While poring over the menu a little plate of complimentary and deliciously smooth babaganoush arrived with flat bread. But it was the raw seafood bar that grabbed my attention.

Depot peach and proscuitto salad
The fabulous warm peach and proscuitto salad

I’ve never seen tuatua just sitting on ice like oysters before. Let alone tasted them. The only way I’ve eaten tuatua (after doing the hip swivel in the sand at low tide) is to throw them on the barbie in their shells with a little white wine when they pop open. But no. Here they come raw and shucked with a little vinagarette to drip on and “schloopp”. That’s the sound you make when you suck them off the shell. (NB: Not first date fodder). The texture is tougher than an oyster, but the flavour mild, like a scallop maybe? You’ll have to try them and decide for yourself. $2.50 each.

A plate of raw salmon sliced thinly was our next dish with wasabi mayo, $15. Nice but not as wow as the rest of what was about to come.

Turbot sliders
These tiny fish burgers are FAB

The plate of the day for me was the white peach and proscuitto salad. It was a surprise and I have already tried to emulate it at home putting peach slices on the bbq. This was sublime: warm charred peach slices, salty proscuitto, rocket, toasted macadamia nuts and tart blue cheese with a cab sav dressing. I think it’s only a special so you’d better get there quick.

Next was also fab and I’d already read Tweets about it: Turbot Sliders, 4 for $15. This light fish is similar to flounder, lightly egged and pan fried, served with aoli in tiny burger buns that are a little sweet. But we still weren’t done.

Depot pork
Slow cooked pork and potato skins

A swig of my tumbler of pinot and the 6-hour cooked pork hock which fell off the bone served with crispy skin, grated apple and a parsnip puree arrived. This is a main dish ($29) and would be great to share with a wine for two.

I’d almost forgotten that we also ordered the potato skins – most likely deep fried, they were that delicious, with shaved chevrago cheese and dusted with porcini powder giving it a truffle taste, $10.

Done and dusted and heading home for a lie down! I’m going back with my Bloke as soon we can 🙂

 

Depot Eatery and Oyster Bar, 86 Federal Street. Ph 09 363 7048. But you can’t make a booking, so just call if you’ve left your wallet!

www.eatatdepot.co.nz

Auckland Night Market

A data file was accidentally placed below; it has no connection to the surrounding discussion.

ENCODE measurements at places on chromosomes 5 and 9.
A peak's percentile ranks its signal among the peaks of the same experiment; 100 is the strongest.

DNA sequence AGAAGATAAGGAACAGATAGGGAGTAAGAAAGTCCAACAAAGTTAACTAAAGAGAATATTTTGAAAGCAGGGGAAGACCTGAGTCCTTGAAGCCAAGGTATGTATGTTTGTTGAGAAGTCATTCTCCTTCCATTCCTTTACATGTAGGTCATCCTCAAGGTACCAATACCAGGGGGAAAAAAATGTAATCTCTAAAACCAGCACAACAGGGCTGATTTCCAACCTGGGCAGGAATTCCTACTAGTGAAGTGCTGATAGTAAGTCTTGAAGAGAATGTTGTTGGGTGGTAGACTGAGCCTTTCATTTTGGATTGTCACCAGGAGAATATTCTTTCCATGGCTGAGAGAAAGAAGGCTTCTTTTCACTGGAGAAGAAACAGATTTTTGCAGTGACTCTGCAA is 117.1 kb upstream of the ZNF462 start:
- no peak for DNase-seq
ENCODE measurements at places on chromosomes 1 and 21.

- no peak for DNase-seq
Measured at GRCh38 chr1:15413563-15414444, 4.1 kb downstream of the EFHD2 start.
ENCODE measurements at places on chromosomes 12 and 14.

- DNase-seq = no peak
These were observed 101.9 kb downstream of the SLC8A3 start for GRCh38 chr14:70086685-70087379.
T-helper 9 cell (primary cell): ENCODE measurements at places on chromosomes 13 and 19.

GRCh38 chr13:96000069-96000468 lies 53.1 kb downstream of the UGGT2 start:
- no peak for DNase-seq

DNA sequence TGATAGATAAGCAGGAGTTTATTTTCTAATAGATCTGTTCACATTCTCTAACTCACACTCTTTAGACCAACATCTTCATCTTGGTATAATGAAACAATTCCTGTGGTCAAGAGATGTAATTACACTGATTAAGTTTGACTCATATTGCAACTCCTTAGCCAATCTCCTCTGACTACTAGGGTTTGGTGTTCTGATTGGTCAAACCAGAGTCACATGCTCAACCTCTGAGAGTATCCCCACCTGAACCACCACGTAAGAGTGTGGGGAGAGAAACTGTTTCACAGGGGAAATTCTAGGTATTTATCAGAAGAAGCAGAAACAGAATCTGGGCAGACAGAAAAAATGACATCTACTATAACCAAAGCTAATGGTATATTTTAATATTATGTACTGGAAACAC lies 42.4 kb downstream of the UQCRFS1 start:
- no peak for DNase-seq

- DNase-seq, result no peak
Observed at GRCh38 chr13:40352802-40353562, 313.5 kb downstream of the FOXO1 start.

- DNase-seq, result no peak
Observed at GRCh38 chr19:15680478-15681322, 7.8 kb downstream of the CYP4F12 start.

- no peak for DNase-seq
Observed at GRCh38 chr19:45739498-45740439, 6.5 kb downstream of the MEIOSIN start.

I’d seen the billboard advertising the Auckland Night Market at Pakuranga on my way to and from work for weeks now and keep meaning to pop along. It happens in seven locations, seven nights a week and on a Saturday night it’s under The Warehouse at the Pakuranga shopping centre.

Auckland night market
Mmm, dinner!

With The Bloke away and me enjoying a sunny Saturday pottering about, my big outing was a visit to said market. And I wasn’t disappointed. They’re open from 5.30pm till midnight every Saturday, rain or shine because they’re under cover.

Not sure what Bunch of Mutton is…

Since I first wrote this post in March 2011, the market has quadrupled in size.

Come hungry because you’ll find all sorts of food sizzling away from Malaysian satay to Pad Thai noodles to dumplings, Hangi pies, steamed pork buns, curry and plenty of sweets in the form of churros, donuts and even a cupcake stall.

There were a couple of stalls selling antiques (read second-hand), some cheapie jewellery stalls (which will be perfect when I bring my 8-year old god-daughter here for her birthday treat). Artists painted kids names to be framed, and kids $2-shop style toys make it fun to bring the kids with a bit of pocket money. People were selling soaps, others socks and pantyhose. A candyfloss man was making floss on a stick bigger than a kids’ head, the Avon lady was there and so was The Coffee Guy. There are clothes for sale and fresh fruit and vegies. A sound system was being set up which I presume was for some markety tunes, but I’d had my fill by the time he got it all plugged in.

Auckland Night Market
An octopus anyone?

I bought The Bloke a battery powered fly swat from a stall selling toys and electronic games, and I’ll be grateful not to consume any more giant puffs of Raid every time a fly enters his personal space.

Oh and I also bought a bag of fantastic seasoned salt mixed with smoked garlic and chilli which will go just grand on roast chook, barbecued salmon or as a dip with bread and oil. In fact this was the purchase of the night and I am now an internet purchaser of the stuff.

If you’re in the area, pop in one Saturday, The Auckland Night Market, Westfield, Pakuranga Plaza, Auckland.